Songs For Nobodies

Website Review

Chuck Lavazzi – Stage Left, February 1, 2020

Let’s face the music–Debby Lennon shines in ‘Songs for Nobodies

Having seen Debby Lennon’s astonishing performance in the Max and Louie production of Joanna Murray-Smith’s one-woman show Songs for Nobodies, I am now convinced that Ms. Lennon can do anything. If she were to walk on water it wouldn’t amaze me.

In fact, she does something almost as miraculous in this show by playing 10–count ’em, 10–different roles in a completely convincing way. The fact that five of those roles are Judy Garland, Patsy Cline, Édith Piaf, Billie Holiday, and Maria Callas–legendary singers with unique vocal and performance styles–is just icing on that tasty cake.

Ms. Murray-Smith wrote Songs for Nobodies in 2010 as a vehicle for Bernadette Robinson, an Australian singer/actress noted for her skill as a musical impressionist. As such, it’s a pretty tall order for actresses who lack Ms. Robinson’s skills, which may explain why it hasn’t made it to St. Louis until now. Where, after all, can you find someone who can credibly play those great divas as well as the five “nobodies” who connect with them (each of whom has a radically different accent and physical presence)?

The answer, as Judy Garland’s character says in Meet Me in St. Louis, is: “Right here where we live. Right here in St. Louis.”

Songs for Nobodies is technically a one-act play, running just under 90 minutes, but structurally it’s a set of five short play/monologue hybrids, held together by a common theme: the consequences of serendipitous meetings between ordinary women (the “nobodies” of the title) and extraordinary singers. Sometimes one of the pair is changed, sometimes both (in one case without ever actually meeting), but their stories are always compelling and written with a remarkably good ear for the divergent voices of the characters.

The play opens with the story of Beatrice Appleton, an attendant at the women’s washroom at an upscale New York hotel in 1963. Abandoned by her husband and suspecting that happiness is just the absence of misery, she’s stunned when Judy Garland walks in “to take a pee.” Beatrice notices that Garland’s hem needs a stitch, and as she makes the repairs, Garland coaxes Beatrice’s unhappy history from her. No stranger to romantic disasters herself, Garland sympathizes and begins to sing, a cappella, one of her signature tunes, “Come Rain or Come Shine.” The lighting shifts, the band starts to play, and suddenly we’re seeing full-metal Judy on stage. The transitions among Beatrice, real-life Judy, and stage Judy are handled so smoothly that the illusion of multiple actresses on stage is perfect.

Those amazing nobody-to-somebody transitions continue for the rest of the evening. The second story concerns a chance encounter between country star Patsy Cline and Pearl Avalon, a singer and usherette at the 1963 benefit concert in Kansas City, Kansas, on what turned out to be the last night of Cline’s life. Then we meet Edie Delamotte, a librarian in contemporary England who discovers that she owes her very existence to the great French chanteuse Édith Piaf, who saved Edie’s father from a trip to Dachau.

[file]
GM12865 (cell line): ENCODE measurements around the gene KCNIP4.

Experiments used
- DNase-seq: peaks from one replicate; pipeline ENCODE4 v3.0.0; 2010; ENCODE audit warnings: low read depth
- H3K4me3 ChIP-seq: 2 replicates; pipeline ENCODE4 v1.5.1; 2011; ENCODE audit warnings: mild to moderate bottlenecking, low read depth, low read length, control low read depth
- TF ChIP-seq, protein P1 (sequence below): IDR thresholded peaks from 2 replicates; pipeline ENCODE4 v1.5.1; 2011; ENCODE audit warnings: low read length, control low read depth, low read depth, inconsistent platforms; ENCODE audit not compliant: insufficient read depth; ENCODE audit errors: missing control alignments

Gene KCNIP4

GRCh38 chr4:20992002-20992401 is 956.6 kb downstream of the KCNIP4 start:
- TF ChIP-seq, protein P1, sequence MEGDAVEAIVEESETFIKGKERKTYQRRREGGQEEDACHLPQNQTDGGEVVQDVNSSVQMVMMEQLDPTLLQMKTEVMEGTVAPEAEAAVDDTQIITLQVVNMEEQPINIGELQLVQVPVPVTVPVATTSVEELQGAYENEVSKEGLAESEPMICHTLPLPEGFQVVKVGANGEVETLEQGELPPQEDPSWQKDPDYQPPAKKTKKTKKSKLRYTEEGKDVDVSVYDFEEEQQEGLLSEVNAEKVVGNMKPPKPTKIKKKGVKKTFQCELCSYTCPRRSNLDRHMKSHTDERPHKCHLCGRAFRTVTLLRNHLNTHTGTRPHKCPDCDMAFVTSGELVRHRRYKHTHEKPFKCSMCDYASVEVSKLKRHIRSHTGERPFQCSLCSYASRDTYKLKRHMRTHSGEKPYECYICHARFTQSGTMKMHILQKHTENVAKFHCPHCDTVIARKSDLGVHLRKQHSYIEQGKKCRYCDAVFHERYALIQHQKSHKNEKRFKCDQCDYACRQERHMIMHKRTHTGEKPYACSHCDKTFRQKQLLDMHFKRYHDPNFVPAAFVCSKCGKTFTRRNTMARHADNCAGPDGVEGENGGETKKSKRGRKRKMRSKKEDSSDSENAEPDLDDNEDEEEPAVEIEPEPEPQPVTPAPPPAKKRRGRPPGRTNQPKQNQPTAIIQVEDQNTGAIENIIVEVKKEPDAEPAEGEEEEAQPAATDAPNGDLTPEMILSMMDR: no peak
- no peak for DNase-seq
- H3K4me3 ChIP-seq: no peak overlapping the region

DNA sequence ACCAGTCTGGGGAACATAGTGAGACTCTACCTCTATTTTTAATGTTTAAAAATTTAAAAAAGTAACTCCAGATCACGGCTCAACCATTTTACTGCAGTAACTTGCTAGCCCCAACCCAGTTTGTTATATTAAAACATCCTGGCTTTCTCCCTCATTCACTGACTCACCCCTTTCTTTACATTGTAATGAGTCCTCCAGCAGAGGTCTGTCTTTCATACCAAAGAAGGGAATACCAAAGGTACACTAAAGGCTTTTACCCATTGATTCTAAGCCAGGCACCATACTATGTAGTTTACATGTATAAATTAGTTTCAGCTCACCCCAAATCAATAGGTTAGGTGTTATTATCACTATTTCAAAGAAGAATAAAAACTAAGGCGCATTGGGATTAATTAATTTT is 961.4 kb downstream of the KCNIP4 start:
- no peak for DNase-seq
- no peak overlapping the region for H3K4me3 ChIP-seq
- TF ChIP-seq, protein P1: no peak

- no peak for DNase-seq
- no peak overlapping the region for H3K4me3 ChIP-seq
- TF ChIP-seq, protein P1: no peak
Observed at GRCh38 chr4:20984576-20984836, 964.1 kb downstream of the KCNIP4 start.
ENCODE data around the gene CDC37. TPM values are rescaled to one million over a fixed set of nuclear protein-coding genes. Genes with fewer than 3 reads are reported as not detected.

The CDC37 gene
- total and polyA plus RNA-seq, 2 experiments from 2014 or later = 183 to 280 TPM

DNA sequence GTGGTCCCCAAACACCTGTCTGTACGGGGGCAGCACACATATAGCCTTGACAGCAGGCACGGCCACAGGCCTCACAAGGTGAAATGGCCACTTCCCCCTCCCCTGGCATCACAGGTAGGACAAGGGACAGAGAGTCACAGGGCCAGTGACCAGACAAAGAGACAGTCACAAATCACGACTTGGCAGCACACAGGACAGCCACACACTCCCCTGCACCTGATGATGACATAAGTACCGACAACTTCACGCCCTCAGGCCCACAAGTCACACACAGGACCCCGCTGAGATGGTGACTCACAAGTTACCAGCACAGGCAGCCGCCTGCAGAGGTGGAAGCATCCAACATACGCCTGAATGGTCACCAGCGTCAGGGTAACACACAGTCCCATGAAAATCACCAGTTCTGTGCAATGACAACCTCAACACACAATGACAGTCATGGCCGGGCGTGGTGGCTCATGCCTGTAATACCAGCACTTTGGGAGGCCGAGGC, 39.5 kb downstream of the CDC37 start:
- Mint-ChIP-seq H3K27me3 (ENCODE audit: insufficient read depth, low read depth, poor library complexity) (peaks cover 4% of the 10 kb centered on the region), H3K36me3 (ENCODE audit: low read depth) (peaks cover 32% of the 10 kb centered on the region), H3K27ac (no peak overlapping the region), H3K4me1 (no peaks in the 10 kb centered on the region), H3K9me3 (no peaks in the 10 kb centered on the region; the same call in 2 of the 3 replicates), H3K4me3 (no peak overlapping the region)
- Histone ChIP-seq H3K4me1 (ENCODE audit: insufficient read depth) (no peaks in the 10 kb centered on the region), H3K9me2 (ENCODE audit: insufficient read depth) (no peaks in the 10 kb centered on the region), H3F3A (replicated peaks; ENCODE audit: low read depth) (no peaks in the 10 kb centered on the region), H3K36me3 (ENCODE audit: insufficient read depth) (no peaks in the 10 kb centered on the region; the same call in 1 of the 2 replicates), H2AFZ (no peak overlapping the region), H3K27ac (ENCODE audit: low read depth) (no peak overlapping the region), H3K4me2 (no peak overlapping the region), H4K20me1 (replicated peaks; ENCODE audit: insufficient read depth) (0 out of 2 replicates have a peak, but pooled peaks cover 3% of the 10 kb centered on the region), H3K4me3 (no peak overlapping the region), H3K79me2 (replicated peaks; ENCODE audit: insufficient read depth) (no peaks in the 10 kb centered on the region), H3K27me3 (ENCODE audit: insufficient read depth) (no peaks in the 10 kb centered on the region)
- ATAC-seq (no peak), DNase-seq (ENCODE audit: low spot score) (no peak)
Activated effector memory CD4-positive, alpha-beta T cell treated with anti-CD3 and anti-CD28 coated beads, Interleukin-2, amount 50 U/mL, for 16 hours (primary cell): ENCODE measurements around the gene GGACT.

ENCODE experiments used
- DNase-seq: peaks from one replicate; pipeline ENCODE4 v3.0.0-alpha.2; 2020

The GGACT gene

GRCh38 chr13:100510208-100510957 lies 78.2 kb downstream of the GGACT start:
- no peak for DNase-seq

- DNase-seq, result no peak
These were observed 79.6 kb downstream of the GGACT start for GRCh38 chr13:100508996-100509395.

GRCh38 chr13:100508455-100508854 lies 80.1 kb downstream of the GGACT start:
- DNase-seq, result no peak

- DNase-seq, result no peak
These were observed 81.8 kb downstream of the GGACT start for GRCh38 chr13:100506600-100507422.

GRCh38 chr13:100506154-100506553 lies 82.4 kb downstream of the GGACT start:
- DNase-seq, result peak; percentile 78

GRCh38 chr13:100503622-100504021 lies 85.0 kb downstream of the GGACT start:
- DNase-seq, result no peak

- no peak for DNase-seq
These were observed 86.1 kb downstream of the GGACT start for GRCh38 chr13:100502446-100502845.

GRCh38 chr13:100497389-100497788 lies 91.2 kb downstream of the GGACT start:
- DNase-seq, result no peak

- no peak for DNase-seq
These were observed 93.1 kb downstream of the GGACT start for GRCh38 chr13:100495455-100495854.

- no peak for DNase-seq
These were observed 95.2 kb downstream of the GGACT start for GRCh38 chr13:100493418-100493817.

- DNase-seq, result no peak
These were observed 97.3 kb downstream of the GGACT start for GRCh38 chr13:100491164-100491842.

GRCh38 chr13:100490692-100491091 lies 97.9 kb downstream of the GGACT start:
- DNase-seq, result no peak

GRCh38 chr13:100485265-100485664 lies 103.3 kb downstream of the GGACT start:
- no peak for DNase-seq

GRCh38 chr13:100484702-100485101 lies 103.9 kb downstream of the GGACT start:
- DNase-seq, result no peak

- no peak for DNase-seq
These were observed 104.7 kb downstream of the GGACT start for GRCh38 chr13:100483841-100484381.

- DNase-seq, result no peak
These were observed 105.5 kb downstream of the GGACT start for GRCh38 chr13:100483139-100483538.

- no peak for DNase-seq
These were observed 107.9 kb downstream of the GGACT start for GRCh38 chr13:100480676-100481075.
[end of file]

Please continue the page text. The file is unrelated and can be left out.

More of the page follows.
Next it’s back to NYC in the 1950s, where ambitious reporter Gwendolyn “Too Junior” Jones (so dubbed by her colleagues because she’s constantly told that she’s “too junior” for plum assignments) breaks out of the fashion section via an interview with Billie Holiday that includes an a cappella version of “Strange Fruit,” the graphic depiction of a lynching that white America didn’t want to hear. Finally, Irish nanny Orla McDonagh comes close to being seduced by Aristotle Onassis aboard his yacht until the sound of Maria Callas singing Puccini’s “Visi d’arte” (from Tosca) casts a different spell–and ends the show.

The abruptness of that ending leaves Orla’s story incomplete, but that small flaw is my only complaint about what is otherwise a very compelling script.

Along the way Patsy Cline sings “San Antonio Rose” and “Crazy.” Piaf does “L’accordioniste” and (the one that made me tear up) “Non, je ne regrette rien” (“No, I regret nothing at all”). And Holiday gives us “Lady Sings the Blues” and “Ain’t Nobody’s Business If I Do,” this time with the band.

None of those singers were really present, of course (they’re all dead, to begin with), but Ms. Lennon’s impersonations are so perfect that they might as well have been. As an Édith Piaf fan, I was especially taken with her ability to conjure up the shade of “La Môme Piaf” (“the little sparrow”), right down to those “gargled” r’s that are characteristic of her French. Indeed, calling those performances “impersonations” is rather like calling a Tesla Roadster an automobile. Sure, it’s accurate, but it hardly does the thing justice.

Backing Ms. Lennon up is a first-rate trio of local musicians led by pianist and music director Nicolas Valdez. The night I attended, Jake Stergos played bass with Keith Bowman on percussion, sitting in for Ben Wheeler and Micah Walker, respectively.

Applause is due as well to Dialect Coach Pamela Reckamp (a vital role in a show the requires multiple English accents and a very specific form of French) and Lighting Designer Tony Anselmo. Dunsi Dai’s is simple and functional, assisted by Kevin Bowman’s projections, which neatly set each scene and provided visuals to illustrate the individual stories. Pamela Hunt’s direction moves everything along at a good pace and insures that sight lines are always clean.

It is, in short, a flawless production.

Debby Lennon’s tour de force performance of Songs for Nobodies continues through Sunday, February 2nd, in the black box space at the Kranzberg Center at Grand and Olive in Grand Center. Catch it if you can; it’s truly spectacular.